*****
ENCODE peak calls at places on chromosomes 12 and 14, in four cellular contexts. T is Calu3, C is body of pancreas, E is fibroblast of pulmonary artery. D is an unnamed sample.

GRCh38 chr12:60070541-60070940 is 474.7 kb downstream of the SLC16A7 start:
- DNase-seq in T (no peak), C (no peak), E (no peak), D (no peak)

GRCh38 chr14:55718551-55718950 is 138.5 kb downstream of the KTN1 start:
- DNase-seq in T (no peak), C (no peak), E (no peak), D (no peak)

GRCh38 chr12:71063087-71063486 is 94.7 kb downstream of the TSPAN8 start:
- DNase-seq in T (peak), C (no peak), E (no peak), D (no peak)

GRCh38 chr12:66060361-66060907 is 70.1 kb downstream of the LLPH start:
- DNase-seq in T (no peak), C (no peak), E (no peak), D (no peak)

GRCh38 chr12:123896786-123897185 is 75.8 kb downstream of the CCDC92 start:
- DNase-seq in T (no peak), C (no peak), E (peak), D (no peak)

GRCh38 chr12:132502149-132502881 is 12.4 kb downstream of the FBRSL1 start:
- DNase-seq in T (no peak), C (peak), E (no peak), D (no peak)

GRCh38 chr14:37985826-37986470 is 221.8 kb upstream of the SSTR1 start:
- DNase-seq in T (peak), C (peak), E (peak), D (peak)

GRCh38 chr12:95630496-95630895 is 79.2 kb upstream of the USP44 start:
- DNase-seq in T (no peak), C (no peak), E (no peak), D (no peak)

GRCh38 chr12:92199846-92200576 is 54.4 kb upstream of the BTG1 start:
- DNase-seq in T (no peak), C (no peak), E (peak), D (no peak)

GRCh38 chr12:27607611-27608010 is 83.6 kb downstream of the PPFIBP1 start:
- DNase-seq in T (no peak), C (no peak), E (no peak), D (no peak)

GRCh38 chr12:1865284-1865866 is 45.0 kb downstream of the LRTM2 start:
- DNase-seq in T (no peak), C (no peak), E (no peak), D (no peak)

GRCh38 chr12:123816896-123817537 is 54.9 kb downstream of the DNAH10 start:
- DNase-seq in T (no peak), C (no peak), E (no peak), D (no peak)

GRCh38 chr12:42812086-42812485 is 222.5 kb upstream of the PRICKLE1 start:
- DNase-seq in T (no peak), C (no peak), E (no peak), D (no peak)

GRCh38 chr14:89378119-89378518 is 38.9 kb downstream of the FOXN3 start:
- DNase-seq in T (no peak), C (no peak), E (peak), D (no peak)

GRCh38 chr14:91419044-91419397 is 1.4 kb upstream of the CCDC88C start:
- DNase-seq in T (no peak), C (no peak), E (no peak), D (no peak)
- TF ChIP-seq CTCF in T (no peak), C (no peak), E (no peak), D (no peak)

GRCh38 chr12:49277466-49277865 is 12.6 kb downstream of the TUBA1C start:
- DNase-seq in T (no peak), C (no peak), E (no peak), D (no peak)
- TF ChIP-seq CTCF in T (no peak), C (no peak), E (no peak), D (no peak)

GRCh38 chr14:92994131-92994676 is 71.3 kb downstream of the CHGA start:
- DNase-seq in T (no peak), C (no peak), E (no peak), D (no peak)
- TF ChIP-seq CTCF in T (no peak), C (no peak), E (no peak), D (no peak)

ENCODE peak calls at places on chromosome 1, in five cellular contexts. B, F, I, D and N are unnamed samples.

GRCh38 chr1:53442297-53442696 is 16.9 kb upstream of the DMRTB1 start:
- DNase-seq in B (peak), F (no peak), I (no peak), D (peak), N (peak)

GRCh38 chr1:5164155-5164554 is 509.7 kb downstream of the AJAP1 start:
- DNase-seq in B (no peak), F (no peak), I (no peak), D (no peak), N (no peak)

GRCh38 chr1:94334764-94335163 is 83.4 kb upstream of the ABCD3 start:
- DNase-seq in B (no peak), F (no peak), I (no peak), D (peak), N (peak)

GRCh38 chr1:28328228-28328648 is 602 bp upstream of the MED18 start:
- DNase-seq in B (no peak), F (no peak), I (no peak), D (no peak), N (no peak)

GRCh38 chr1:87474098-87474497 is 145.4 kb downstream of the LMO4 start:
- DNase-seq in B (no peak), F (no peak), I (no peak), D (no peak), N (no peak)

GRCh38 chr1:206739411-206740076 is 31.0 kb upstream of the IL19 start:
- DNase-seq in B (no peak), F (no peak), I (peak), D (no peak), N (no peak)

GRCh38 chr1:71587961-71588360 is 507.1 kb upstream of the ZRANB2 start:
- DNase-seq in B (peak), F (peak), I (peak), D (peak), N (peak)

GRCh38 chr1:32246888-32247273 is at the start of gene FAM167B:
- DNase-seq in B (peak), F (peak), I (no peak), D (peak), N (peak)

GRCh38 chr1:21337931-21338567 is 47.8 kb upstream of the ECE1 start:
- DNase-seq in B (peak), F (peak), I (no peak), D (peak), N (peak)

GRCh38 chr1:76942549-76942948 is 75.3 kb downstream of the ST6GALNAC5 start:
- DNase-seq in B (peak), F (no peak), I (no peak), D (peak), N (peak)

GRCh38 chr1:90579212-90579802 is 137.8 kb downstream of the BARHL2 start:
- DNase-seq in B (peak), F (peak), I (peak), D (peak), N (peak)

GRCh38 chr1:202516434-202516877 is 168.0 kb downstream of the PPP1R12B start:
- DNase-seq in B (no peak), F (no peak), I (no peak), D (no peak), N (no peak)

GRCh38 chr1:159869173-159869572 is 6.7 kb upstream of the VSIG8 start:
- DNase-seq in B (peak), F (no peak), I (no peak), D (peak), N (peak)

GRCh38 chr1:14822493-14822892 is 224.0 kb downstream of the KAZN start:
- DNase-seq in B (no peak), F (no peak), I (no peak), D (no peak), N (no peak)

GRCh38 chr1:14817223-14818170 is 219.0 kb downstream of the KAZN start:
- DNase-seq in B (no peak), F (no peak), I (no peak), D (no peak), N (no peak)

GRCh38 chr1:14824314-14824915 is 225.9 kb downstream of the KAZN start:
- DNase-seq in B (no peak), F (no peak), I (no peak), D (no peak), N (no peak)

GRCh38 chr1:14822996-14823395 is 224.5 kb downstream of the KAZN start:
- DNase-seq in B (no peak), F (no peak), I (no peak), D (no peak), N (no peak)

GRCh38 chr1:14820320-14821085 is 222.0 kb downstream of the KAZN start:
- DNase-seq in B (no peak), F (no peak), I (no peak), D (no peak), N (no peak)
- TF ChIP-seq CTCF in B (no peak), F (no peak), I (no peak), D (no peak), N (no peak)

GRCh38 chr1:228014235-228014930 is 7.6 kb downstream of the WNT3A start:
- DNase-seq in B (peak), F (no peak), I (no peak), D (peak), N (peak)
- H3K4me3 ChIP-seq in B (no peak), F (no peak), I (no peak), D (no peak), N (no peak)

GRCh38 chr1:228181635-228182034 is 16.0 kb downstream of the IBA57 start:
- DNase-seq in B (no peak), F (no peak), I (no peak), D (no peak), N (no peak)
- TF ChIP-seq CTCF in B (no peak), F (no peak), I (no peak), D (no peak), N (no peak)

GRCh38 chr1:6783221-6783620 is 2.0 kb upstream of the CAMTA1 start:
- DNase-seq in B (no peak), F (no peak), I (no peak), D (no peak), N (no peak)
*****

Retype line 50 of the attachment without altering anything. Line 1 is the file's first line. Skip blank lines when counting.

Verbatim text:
GRCh38 chr1:206739411-206740076 is 31.0 kb upstream of the IL19 start: